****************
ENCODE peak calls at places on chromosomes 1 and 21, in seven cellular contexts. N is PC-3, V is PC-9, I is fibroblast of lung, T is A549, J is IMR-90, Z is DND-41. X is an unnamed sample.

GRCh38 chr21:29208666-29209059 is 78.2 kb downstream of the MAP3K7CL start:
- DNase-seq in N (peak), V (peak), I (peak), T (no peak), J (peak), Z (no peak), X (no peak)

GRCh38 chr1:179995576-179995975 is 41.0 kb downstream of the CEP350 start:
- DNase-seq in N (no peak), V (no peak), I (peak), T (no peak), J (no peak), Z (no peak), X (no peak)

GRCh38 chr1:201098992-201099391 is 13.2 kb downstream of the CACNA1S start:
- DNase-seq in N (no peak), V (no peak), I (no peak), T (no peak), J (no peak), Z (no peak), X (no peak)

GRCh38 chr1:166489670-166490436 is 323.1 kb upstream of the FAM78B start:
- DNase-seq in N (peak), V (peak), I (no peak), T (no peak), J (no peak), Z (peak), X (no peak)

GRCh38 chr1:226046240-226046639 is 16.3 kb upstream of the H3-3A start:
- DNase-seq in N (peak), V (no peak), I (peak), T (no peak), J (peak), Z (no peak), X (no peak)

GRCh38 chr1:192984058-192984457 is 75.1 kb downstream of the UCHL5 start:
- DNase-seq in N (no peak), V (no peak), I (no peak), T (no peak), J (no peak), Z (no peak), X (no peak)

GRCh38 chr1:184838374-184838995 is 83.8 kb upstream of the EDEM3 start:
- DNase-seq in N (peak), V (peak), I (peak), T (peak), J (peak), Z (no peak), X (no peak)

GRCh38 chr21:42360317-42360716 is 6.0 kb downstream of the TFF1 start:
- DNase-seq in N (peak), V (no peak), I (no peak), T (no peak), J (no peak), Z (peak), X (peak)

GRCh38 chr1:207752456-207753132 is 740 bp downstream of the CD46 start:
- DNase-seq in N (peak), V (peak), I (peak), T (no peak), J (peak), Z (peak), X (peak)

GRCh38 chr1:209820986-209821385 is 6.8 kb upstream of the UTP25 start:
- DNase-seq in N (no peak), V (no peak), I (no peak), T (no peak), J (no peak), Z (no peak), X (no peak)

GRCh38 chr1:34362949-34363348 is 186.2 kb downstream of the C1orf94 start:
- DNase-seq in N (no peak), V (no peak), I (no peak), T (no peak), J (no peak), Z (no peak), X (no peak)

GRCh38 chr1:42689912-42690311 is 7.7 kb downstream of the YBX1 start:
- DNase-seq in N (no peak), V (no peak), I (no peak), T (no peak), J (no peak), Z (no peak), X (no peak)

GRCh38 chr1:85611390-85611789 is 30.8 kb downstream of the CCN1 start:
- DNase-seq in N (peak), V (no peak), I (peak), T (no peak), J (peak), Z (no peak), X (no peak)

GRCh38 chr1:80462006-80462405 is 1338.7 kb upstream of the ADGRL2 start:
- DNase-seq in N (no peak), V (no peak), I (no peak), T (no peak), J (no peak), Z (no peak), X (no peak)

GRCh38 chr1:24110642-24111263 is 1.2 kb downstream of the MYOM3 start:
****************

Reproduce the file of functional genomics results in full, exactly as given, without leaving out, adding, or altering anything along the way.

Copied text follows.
ENCODE peak calls at places on chromosomes 1 and 21, in seven cellular contexts. N is PC-3, V is PC-9, I is fibroblast of lung, T is A549, J is IMR-90, Z is DND-41. X is an unnamed sample.

GRCh38 chr21:29208666-29209059 is 78.2 kb downstream of the MAP3K7CL start:
- DNase-seq in N (peak), V (peak), I (peak), T (no peak), J (peak), Z (no peak), X (no peak)

GRCh38 chr1:179995576-179995975 is 41.0 kb downstream of the CEP350 start:
- DNase-seq in N (no peak), V (no peak), I (peak), T (no peak), J (no peak), Z (no peak), X (no peak)

GRCh38 chr1:201098992-201099391 is 13.2 kb downstream of the CACNA1S start:
- DNase-seq in N (no peak), V (no peak), I (no peak), T (no peak), J (no peak), Z (no peak), X (no peak)

GRCh38 chr1:166489670-166490436 is 323.1 kb upstream of the FAM78B start:
- DNase-seq in N (peak), V (peak), I (no peak), T (no peak), J (no peak), Z (peak), X (no peak)

GRCh38 chr1:226046240-226046639 is 16.3 kb upstream of the H3-3A start:
- DNase-seq in N (peak), V (no peak), I (peak), T (no peak), J (peak), Z (no peak), X (no peak)

GRCh38 chr1:192984058-192984457 is 75.1 kb downstream of the UCHL5 start:
- DNase-seq in N (no peak), V (no peak), I (no peak), T (no peak), J (no peak), Z (no peak), X (no peak)

GRCh38 chr1:184838374-184838995 is 83.8 kb upstream of the EDEM3 start:
- DNase-seq in N (peak), V (peak), I (peak), T (peak), J (peak), Z (no peak), X (no peak)

GRCh38 chr21:42360317-42360716 is 6.0 kb downstream of the TFF1 start:
- DNase-seq in N (peak), V (no peak), I (no peak), T (no peak), J (no peak), Z (peak), X (peak)

GRCh38 chr1:207752456-207753132 is 740 bp downstream of the CD46 start:
- DNase-seq in N (peak), V (peak), I (peak), T (no peak), J (peak), Z (peak), X (peak)

GRCh38 chr1:209820986-209821385 is 6.8 kb upstream of the UTP25 start:
- DNase-seq in N (no peak), V (no peak), I (no peak), T (no peak), J (no peak), Z (no peak), X (no peak)

GRCh38 chr1:34362949-34363348 is 186.2 kb downstream of the C1orf94 start:
- DNase-seq in N (no peak), V (no peak), I (no peak), T (no peak), J (no peak), Z (no peak), X (no peak)

GRCh38 chr1:42689912-42690311 is 7.7 kb downstream of the YBX1 start:
- DNase-seq in N (no peak), V (no peak), I (no peak), T (no peak), J (no peak), Z (no peak), X (no peak)

GRCh38 chr1:85611390-85611789 is 30.8 kb downstream of the CCN1 start:
- DNase-seq in N (peak), V (no peak), I (peak), T (no peak), J (peak), Z (no peak), X (no peak)

GRCh38 chr1:80462006-80462405 is 1338.7 kb upstream of the ADGRL2 start:
- DNase-seq in N (no peak), V (no peak), I (no peak), T (no peak), J (no peak), Z (no peak), X (no peak)

GRCh38 chr1:24110642-24111263 is 1.2 kb downstream of the MYOM3 start: